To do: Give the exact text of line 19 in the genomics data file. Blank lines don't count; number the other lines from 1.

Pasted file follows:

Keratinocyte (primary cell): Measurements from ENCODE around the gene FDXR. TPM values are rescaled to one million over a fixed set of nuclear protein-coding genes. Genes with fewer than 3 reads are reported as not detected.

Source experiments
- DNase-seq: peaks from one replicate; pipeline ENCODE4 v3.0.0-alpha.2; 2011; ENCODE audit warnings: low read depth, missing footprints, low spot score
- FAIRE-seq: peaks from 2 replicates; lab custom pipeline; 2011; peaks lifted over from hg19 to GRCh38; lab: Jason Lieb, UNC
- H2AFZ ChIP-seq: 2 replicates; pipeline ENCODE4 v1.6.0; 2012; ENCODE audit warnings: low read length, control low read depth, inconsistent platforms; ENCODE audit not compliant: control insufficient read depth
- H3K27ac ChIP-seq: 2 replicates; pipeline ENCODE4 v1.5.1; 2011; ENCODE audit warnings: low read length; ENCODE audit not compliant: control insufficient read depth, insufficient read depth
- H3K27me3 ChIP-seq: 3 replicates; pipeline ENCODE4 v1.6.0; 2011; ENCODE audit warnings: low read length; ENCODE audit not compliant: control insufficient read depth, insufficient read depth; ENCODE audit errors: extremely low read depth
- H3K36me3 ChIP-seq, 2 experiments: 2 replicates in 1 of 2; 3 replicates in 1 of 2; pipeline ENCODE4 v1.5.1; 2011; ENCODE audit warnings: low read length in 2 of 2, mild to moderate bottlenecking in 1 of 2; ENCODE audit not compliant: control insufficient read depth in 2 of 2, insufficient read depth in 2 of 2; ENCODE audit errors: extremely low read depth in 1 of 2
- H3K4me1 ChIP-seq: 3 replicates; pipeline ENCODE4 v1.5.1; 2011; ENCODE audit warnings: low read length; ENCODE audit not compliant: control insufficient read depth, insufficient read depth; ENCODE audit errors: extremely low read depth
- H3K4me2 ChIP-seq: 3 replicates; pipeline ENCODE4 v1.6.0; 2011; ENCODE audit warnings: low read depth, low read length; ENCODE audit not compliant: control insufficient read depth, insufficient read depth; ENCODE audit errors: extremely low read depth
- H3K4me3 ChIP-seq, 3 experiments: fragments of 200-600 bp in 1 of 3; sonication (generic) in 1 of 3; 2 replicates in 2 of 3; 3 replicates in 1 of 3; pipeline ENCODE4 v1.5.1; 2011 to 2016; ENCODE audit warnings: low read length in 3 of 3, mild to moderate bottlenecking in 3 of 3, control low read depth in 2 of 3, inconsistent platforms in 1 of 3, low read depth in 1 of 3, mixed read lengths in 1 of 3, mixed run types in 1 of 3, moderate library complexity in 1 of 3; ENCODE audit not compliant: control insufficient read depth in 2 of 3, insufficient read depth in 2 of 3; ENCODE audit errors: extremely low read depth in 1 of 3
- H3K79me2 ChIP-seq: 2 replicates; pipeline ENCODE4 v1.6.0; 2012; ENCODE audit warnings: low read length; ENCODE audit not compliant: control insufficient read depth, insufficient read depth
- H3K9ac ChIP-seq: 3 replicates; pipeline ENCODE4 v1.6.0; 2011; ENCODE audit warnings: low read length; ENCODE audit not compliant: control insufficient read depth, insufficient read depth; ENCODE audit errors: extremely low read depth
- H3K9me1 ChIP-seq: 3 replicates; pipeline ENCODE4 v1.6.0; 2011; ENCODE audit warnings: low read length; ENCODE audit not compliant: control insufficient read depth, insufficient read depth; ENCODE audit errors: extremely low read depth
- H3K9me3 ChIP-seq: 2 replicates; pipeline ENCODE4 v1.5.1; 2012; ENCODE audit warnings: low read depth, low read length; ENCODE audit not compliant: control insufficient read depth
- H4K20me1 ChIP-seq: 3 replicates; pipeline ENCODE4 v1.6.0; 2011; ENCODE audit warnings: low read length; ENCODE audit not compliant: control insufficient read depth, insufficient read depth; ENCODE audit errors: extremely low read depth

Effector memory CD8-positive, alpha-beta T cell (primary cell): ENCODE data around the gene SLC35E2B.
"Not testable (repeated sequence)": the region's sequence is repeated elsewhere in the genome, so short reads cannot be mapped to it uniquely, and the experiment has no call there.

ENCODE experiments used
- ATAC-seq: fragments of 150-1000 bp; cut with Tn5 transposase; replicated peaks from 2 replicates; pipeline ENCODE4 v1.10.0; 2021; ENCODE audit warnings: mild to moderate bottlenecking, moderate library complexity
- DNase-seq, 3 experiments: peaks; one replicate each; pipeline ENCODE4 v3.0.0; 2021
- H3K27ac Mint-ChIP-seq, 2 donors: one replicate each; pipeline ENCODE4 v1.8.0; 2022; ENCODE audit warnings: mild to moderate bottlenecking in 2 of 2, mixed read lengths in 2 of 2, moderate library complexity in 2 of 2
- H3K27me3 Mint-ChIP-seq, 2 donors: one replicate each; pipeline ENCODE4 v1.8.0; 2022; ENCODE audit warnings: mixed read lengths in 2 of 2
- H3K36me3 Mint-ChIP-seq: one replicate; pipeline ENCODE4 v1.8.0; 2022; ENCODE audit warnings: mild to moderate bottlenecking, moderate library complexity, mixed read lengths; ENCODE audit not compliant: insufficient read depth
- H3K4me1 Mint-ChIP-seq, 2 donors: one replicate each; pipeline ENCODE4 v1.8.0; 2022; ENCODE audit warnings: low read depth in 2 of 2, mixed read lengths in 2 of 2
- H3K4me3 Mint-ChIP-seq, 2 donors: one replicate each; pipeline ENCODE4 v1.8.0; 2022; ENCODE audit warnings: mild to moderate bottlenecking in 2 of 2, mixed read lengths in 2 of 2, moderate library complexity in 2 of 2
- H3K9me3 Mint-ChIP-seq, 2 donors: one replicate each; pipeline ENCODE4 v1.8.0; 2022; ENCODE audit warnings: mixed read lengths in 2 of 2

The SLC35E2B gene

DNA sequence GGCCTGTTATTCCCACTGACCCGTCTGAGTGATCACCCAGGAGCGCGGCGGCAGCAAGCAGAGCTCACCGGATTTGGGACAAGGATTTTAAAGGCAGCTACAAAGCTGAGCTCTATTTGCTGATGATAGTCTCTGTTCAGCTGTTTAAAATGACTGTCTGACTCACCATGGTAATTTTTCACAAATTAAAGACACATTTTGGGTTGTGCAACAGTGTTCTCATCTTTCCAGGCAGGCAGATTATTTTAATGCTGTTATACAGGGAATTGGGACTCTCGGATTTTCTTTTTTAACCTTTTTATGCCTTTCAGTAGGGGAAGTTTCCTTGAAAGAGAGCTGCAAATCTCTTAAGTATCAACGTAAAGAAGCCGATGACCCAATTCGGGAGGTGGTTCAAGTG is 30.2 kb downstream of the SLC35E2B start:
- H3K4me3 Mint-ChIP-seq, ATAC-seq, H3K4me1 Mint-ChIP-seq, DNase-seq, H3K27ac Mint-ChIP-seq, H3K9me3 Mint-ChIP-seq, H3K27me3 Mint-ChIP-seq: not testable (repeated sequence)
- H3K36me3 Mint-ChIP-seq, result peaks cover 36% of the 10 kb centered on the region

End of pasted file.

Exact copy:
ENCODE experiments used